Bank of America Corp. surprised Wall Street on Monday with its first profit decline in more than four years as consumer bankruptcies drove up loan losses and trading profit slid.
The No. 2 U.S. bank joined rivals Citigroup Inc. and JPMorgan Chase & Co., in reporting big losses from a surge in bankruptcy filings in advance of Oct. 17 changes to U.S. bankruptcy law that made it harder for Americans to discharge debts.
Fourth-quarter net income for Charlotte, N.C.-based Bank of America fell 2% to $3.77 billion, or 93 cents a share, from $3.85 billion, or 94 cents, a year earlier. The profit decline was the bank's first since the third quarter of 2001.
Excluding merger and restructuring costs, profit was 94 cents a share, missing the average forecast of $1.02 from analysts polled by Reuters Estimates.
Revenue rose 3% to $14.12 billion, below forecasts of $14.59 billion.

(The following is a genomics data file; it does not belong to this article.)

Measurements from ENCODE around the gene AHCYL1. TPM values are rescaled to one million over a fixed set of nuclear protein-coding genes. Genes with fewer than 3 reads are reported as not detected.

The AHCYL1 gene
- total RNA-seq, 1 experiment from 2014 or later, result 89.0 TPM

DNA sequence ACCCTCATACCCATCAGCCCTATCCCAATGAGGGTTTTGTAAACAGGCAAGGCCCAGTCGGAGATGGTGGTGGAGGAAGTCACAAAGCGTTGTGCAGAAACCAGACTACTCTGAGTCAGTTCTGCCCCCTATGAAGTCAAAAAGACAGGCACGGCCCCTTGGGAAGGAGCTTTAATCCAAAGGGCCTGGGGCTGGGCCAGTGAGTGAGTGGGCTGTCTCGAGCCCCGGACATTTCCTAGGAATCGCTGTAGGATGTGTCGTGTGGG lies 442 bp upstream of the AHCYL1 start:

Bank of America's credit losses increased $524 million, more than the company had forecast, from bankruptcies. Net charge-offs nearly doubled to $1.65 billion from $845 million.
Profit from capital markets and investment banking slid 79% to $123 million as the bank spent more on hiring and expansion.
Bank of America shares fell 23 cents to $43.96.
Chief Financial Officer Alvaro de Molina said 2006 earnings per share, excluding merger costs, should rise by a low-to-mid-single-digit percentage from $4.21 in 2005. Analysts had forecast $4.41 for 2006.
The bank said revenue might rise 6% to $60.17 billion, the low end of its 6%-to-9% long-term target.